Thursday, July 27, 2006

Poetry Thursday: Carrots and a Salad

This week the poetry Nazis at Poetry Thursday have called upon us blogging poets to post something on food. As I am presently engaged in the battle of the bulge, this topic is not particularly welcome, but in the spirit of cooperation I'll post something old and something new.


The Secret Meaning of Carrots

It was nearing winter when I pulled
the remaining population,
their green shuttlecock hair tipped with gold.
Some were large, manly,
others delicate, womanly,
some had not reached puberty.
I grasped the whole tribe firmly, lovingly,
and set them on the kitchen cutting board.

After their greens were shorn
I bathed them in a colander
as if sifting for gold--
they washed up like nuggets.
I placed them in a yellow bowl
of cold water. Sweet,
I crunched them in my teeth.
Rich in Vitamin A, I knew
my vision had improved
and I could see
the secret meaning of carrots:

They begin from the smallest seeds,
vegetate through summer
and by storing the sun grow fat and sassy.
Tubers, they groove
on the slow conversion of energy
into the sweet bacon of their bodies.
Their central root aims
for the earth’s center like a heart worm.
Uprooted, the same wire
dives into the dirt of our mouths
and by their sacrifice we eat the sun.


(This appeared in in the now defunct Tintern Abbey, and in my first and only published book, Elementary, which is out of print. In other words I'm just a cyberghost with no bread crumb trail, just memories.)



Burying a Caesar

I made it on a Saturday
with romaine and green leaf lettuce
stems crisp and firm
fresh-boiled eggs in slices
the rose-white flesh of radishes
mushrooms cut kidney-style
spinach with that suede feel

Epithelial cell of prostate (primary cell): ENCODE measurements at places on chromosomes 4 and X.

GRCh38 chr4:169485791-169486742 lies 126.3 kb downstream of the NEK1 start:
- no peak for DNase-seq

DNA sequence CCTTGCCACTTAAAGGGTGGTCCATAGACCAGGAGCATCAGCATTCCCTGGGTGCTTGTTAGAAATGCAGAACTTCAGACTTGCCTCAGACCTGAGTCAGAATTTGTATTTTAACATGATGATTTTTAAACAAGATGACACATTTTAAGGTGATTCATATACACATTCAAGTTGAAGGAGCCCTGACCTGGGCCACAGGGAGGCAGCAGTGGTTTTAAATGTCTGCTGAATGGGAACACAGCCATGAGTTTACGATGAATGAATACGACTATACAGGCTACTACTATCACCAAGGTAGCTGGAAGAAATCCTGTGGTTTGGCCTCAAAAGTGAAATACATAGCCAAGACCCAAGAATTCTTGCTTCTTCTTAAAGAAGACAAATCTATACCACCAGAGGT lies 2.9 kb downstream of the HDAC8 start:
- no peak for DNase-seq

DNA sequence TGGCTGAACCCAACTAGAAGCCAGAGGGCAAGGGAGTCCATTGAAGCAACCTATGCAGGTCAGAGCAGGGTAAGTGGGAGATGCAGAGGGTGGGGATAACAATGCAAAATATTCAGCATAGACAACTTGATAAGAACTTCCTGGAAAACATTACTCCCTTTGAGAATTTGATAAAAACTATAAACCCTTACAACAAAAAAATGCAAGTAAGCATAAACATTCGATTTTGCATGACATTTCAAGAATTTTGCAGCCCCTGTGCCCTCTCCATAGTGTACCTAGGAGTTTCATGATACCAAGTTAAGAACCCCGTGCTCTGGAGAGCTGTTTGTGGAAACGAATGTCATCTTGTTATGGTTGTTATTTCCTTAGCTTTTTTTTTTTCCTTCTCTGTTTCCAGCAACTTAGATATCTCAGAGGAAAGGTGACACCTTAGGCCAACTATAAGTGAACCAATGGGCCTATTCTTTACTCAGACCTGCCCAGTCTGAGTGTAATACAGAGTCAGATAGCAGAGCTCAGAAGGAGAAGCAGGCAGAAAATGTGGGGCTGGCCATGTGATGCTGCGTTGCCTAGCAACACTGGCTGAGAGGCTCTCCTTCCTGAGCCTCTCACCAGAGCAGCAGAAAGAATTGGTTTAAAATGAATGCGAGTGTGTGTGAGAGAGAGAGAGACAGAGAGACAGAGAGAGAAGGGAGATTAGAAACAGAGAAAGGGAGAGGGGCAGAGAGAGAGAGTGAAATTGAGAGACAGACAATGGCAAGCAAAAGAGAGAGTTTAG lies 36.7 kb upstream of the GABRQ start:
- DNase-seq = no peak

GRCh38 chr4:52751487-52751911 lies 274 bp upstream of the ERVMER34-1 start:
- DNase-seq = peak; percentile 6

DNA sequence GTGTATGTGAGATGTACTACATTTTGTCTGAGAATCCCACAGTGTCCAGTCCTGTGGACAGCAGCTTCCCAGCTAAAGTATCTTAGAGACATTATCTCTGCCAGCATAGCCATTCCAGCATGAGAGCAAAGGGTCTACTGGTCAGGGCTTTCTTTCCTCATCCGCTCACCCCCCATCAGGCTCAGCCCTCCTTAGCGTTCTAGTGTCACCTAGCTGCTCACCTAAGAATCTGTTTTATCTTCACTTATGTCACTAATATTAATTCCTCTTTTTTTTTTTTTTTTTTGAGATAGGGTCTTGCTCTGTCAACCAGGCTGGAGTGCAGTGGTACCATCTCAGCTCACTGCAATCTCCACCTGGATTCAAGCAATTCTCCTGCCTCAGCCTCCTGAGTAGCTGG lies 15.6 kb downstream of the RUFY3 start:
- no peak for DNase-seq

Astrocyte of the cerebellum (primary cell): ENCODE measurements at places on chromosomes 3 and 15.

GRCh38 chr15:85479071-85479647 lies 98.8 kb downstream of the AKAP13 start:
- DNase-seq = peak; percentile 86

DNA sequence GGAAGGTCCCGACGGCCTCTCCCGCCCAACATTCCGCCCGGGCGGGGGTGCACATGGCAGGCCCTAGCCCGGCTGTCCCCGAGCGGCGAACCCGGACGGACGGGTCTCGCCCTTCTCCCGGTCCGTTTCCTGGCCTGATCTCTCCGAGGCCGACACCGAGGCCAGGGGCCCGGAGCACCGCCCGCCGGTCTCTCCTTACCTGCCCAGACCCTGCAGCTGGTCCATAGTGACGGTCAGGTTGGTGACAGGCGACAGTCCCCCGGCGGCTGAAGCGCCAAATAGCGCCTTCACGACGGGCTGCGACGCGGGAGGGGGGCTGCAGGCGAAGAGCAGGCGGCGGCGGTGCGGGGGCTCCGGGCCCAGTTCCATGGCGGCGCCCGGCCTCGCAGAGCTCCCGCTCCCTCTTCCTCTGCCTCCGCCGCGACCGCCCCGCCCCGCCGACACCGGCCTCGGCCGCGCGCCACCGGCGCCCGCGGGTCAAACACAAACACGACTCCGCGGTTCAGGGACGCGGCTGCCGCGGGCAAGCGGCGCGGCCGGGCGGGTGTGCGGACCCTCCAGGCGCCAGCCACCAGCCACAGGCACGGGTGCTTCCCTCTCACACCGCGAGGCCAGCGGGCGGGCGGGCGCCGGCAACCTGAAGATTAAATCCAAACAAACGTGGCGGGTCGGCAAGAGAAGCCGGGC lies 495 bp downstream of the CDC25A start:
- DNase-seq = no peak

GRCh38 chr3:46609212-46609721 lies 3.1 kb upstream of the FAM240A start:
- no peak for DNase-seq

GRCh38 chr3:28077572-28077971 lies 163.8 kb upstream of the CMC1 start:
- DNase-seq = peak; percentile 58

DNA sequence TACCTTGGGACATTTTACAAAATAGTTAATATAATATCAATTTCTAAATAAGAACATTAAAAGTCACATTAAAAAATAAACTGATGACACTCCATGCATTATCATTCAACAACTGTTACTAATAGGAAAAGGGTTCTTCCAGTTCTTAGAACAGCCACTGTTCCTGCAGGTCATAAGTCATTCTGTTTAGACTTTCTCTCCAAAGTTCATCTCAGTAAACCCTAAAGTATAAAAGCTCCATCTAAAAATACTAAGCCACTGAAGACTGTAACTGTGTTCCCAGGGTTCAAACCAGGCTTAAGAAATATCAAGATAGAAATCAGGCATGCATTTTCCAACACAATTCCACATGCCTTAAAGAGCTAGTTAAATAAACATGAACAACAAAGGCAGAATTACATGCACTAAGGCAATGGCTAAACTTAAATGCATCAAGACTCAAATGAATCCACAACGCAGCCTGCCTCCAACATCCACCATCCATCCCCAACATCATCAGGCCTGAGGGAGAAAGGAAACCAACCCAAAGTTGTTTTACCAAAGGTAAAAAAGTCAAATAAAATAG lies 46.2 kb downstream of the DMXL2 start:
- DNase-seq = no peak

and chicken strips grilled in garlic oil.

If they'd eaten it at the party
or I hadn't added dressing
I wouldn't be standing here a week later
fearing to open the blue ironware pot
inside the refrigerator
where Hansel and Gretel get lost
in the furry forest of the fungal underworld
where spice of meat and greens are married
to the wilting tatters of Miss Havisham’s
spider-riddled dress.

I must throw this mutant gallimaufry out.
I bag it blindly and drop it in the trash,
holding my nose, but as I do I become
curious about what alien stews
must be composting in my neighbors’ trash.
See how the imagination festers?
I swear I'm not going to lift a lid.



(unsubmitted, unpublished)


***************************************

Yesterday I caught my first rockfish. I hiked two miles to a fairly deserted cove and finally managed to land a fish. I took it home and froached it (fried and poached, my term) and it was delicious. It tasted a bit like wild trout. It's such a satisfying feeling to catch or grow your own food. We've been eating some fine salads from my vegetable garden as well. I am the world's unluckiest fisherman, so I won't tell you how many times I was skunked before my triumph.

My mood is holding at one kilobunny. I worked a great deal on the order of another ms. yesterday: For Kathleen: Love Poems. If you go back to last Thursday's post, you can read one of those. But who goes back? Isn't it the nature of blogging that folks only stop here for three or four minutes to see what's happening today?

This blog has a history. It started near San Diego, continued in Mexico, then found new life in the redwoods and turned intensely personal during my depression.